What ostriches can’t do in the air they make up for in their great running speed. Running in sudden bursts at speeds slightly more than 40 miles per hour (70 kilometers per hour), the ostrich can move across large distances without tiring. The ostrich cannot maintain this speed for long periods of time though, so, on average, it runs 30 mph (50 kph) and has the ability take 10 – 15 ft. (3 – 5 meter) strides. 

What else makes the ostrich one of the most unique birds in the world?

• Built for running, the ostrich’s legs are long and each foot has two toes. These toes enable the creature to run faster.  

• Ostriches can be life-threatening if they feel they are being attacked. If the force of their powerful kick doesn’t kill a large animal, its 4 inch (10 centimeter) claw on each foot will probably do the trick. 


Photo provided by Dave and Naomi Estment

• On average, the ostrich can live up to 30 – 40 years of age and is only found in select areas of central Africa and southern Africa.

• Not only is the ostrich the biggest and heaviest bird, it also has the largest eye out of any other land animal. Ostriches also have excellent vision, which makes it easier for them to see predators in the distance.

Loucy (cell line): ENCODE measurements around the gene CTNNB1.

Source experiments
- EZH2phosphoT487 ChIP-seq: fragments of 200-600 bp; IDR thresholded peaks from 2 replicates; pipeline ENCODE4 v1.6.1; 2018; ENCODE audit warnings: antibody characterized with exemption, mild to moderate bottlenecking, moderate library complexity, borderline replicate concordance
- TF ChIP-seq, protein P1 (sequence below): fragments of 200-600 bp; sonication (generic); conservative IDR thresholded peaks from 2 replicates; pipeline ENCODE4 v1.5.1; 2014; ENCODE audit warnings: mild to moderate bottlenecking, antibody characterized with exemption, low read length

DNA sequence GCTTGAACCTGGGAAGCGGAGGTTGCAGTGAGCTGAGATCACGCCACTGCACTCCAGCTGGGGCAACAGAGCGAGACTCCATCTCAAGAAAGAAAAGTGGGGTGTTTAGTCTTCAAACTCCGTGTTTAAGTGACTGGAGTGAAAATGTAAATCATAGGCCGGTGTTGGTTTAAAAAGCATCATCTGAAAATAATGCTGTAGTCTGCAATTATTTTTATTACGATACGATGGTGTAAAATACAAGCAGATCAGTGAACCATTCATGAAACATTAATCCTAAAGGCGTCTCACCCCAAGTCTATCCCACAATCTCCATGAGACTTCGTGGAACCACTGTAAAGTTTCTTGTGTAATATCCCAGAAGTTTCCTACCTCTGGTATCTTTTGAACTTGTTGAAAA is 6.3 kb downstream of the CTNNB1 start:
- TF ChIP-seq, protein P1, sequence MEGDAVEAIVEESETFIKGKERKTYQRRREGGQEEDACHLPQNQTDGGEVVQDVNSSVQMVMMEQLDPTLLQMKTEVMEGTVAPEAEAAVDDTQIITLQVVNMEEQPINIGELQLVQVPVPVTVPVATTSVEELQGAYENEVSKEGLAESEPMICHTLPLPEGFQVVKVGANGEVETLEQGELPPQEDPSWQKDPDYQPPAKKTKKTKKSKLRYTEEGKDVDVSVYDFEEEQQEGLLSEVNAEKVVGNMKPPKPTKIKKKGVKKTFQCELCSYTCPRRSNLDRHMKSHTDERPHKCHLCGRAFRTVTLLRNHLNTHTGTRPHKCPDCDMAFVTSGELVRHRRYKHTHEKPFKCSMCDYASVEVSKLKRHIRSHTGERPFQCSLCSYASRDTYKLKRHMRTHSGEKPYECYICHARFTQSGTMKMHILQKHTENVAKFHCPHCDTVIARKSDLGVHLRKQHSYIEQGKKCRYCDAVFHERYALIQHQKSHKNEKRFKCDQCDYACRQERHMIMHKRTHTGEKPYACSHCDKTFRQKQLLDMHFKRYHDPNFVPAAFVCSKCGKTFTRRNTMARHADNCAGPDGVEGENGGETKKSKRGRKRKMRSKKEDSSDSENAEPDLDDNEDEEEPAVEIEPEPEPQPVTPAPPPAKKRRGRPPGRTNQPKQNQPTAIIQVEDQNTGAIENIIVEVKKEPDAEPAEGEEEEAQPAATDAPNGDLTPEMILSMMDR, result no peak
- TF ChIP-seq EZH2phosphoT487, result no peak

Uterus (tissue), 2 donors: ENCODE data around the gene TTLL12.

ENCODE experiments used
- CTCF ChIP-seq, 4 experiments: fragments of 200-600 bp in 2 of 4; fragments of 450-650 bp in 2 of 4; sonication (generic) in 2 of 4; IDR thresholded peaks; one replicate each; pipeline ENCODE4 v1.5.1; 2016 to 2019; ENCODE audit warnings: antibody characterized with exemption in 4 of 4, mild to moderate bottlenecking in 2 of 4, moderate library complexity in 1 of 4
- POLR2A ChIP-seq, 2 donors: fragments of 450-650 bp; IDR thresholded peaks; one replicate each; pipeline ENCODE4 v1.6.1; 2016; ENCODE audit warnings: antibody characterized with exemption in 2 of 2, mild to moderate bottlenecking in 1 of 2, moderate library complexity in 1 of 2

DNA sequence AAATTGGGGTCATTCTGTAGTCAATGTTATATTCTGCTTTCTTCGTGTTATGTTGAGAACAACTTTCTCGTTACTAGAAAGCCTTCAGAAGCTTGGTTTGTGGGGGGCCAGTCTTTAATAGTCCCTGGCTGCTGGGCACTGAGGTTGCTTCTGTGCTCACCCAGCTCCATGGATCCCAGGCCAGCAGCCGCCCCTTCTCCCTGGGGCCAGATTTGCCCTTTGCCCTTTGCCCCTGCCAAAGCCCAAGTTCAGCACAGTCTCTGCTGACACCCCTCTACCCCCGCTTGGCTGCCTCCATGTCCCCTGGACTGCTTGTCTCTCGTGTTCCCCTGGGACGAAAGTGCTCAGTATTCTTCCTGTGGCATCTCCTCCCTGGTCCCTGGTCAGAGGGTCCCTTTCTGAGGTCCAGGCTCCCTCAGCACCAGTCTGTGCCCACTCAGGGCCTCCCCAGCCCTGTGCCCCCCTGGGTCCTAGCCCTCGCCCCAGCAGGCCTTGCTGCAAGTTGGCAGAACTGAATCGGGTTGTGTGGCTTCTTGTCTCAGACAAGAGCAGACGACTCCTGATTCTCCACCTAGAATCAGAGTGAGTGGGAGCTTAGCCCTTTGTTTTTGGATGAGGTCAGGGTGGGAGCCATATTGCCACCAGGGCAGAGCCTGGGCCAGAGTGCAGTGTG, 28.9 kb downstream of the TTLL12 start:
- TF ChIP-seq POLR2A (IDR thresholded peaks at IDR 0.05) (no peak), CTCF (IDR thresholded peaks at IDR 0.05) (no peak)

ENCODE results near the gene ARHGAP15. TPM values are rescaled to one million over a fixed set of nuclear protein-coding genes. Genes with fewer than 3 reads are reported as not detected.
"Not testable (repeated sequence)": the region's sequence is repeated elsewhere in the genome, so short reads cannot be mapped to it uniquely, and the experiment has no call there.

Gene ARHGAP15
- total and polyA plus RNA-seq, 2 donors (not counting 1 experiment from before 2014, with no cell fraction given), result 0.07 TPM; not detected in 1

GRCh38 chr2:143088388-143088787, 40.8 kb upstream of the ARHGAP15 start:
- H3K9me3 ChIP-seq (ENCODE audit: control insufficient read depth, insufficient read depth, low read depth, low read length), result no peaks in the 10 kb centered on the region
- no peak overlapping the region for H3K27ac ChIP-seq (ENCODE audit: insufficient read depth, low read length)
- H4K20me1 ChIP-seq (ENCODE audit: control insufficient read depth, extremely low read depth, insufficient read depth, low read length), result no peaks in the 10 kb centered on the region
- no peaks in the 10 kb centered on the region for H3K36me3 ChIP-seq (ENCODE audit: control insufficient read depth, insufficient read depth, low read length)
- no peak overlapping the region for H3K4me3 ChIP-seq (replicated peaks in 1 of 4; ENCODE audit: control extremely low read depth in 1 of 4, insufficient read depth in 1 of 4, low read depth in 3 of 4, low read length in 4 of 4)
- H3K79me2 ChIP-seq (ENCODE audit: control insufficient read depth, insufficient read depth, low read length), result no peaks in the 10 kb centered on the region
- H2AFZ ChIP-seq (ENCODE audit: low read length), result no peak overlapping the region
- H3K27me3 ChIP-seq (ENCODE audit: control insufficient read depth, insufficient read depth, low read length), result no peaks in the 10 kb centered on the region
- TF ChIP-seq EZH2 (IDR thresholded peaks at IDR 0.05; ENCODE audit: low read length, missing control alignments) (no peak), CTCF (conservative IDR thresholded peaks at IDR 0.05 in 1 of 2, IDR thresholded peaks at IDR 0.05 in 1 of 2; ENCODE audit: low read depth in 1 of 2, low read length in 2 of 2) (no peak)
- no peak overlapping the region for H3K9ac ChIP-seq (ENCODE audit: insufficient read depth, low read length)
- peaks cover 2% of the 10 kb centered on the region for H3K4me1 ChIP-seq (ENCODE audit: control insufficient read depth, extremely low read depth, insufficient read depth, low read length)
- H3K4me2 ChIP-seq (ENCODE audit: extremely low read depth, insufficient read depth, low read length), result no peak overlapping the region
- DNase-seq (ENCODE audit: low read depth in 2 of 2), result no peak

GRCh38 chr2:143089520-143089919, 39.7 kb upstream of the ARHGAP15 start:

• On average, herds of ostriches reach up to 10 members and consist of an alpha male and a dominant hen, as well as several other hens. During breeding season, the alpha male will mate with the dominant female and sometimes with other hens in the group. All other hens in the group must place their eggs in the dominant hen’s nest. The dominant hen’s eggs get the most attention and are in the center of the nest.  


Photo provided by Dave and Naomi Estment

• Ostriches’ main diet consists of plants, roots, and seeds, but also includes insects, lizards, and other small creatures found throughout their territory. Because ostriches eat so much vegetation, their main source of hydration comes from plants and not from large sources of water. When an ostrich eats, it collects food in the back of its throat until there is a substantial chunk of food, at which time they will swallow.

The beautiful photographs in this post are provided by Dave Estment a well-known South African photographer and are copyrighted by Dave Estment.  To see more of Dave’s gorgeous work, please visit  Thank you very much Dave & Naomi for sharing your work with us and everyone wanting to Live the Magic of Africa.

Animal Spotlight: The South African Fur Seal

It doesn’t get much more adorable than the South African fur seal. With big brown eyes, thick whiskers, and a furry little face, the South African fur seal is one of the most precious animals to observe on the coast of South Africa.

South African Fur Seal, photograph courtesy of BBC

South African Fur Seal, photograph courtesy of BBC